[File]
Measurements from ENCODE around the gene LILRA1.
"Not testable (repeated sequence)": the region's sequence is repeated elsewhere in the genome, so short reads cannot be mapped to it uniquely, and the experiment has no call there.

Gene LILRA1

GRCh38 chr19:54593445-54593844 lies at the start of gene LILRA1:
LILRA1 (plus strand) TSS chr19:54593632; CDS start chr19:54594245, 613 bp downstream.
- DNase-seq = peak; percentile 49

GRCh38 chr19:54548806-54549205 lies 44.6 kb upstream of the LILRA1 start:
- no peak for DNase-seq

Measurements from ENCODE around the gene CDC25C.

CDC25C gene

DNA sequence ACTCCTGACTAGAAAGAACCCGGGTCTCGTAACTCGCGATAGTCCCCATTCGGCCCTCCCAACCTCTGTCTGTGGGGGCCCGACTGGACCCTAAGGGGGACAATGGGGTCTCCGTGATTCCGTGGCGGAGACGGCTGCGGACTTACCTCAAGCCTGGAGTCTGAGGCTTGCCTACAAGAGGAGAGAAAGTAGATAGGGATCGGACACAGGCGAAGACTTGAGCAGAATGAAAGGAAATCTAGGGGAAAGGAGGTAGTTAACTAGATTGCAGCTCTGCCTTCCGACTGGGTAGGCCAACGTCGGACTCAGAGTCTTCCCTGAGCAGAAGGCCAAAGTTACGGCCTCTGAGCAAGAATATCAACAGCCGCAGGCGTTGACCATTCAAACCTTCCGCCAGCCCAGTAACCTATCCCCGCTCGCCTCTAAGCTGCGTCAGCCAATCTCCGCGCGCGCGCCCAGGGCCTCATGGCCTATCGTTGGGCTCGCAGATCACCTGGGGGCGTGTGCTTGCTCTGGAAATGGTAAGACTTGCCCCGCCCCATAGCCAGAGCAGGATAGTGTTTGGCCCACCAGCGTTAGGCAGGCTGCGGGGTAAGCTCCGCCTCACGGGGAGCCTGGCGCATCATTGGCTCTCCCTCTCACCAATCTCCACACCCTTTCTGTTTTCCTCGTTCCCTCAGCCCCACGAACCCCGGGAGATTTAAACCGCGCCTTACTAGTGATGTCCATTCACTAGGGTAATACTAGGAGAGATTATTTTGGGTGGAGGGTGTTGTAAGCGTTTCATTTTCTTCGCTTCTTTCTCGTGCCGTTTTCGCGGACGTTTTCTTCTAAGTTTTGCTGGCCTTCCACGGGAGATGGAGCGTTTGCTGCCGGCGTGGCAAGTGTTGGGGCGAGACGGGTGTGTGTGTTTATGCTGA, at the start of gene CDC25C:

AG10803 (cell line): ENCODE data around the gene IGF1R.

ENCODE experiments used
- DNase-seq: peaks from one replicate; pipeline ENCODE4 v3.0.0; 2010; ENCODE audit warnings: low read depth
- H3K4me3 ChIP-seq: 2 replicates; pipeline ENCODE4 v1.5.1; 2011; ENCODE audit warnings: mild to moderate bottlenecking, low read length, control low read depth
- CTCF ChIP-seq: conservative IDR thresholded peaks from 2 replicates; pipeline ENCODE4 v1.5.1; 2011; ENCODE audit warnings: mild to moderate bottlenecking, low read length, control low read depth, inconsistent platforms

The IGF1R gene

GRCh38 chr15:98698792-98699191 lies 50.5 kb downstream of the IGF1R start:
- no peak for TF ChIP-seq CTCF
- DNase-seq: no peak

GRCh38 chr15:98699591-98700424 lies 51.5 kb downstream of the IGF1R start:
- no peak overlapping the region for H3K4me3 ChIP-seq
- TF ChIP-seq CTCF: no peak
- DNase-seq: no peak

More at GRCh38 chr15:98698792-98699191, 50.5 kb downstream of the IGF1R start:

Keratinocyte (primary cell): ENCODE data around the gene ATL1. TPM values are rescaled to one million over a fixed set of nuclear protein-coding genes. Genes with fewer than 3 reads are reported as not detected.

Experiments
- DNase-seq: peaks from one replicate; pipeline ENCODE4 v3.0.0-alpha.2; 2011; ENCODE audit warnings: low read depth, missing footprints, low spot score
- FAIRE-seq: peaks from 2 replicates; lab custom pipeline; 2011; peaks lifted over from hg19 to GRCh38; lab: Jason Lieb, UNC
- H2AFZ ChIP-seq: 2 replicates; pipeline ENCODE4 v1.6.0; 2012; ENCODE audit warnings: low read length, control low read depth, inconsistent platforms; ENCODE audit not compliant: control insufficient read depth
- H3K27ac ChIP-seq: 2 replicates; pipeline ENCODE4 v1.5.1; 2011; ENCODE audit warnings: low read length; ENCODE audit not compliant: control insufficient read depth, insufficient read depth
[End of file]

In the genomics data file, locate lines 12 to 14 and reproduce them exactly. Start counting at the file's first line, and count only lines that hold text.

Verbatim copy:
AG10803 (cell line): ENCODE data around the gene IGF1R.

ENCODE experiments used
- DNase-seq: peaks from one replicate; pipeline ENCODE4 v3.0.0; 2010; ENCODE audit warnings: low read depth